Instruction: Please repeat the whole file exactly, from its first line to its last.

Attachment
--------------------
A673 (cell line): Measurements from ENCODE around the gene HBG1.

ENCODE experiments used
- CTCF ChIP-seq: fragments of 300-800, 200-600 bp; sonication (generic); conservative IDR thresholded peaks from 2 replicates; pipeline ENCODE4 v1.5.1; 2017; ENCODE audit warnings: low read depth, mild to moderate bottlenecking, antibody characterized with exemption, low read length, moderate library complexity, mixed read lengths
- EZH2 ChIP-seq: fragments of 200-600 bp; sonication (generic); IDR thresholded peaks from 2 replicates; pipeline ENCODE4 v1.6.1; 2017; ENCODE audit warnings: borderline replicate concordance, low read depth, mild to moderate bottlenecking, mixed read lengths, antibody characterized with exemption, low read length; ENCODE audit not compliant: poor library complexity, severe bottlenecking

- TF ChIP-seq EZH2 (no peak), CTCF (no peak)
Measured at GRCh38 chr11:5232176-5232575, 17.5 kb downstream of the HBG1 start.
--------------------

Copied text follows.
A673 (cell line): Measurements from ENCODE around the gene HBG1.

ENCODE experiments used
- CTCF ChIP-seq: fragments of 300-800, 200-600 bp; sonication (generic); conservative IDR thresholded peaks from 2 replicates; pipeline ENCODE4 v1.5.1; 2017; ENCODE audit warnings: low read depth, mild to moderate bottlenecking, antibody characterized with exemption, low read length, moderate library complexity, mixed read lengths
- EZH2 ChIP-seq: fragments of 200-600 bp; sonication (generic); IDR thresholded peaks from 2 replicates; pipeline ENCODE4 v1.6.1; 2017; ENCODE audit warnings: borderline replicate concordance, low read depth, mild to moderate bottlenecking, mixed read lengths, antibody characterized with exemption, low read length; ENCODE audit not compliant: poor library complexity, severe bottlenecking

- TF ChIP-seq EZH2 (no peak), CTCF (no peak)
Measured at GRCh38 chr11:5232176-5232575, 17.5 kb downstream of the HBG1 start.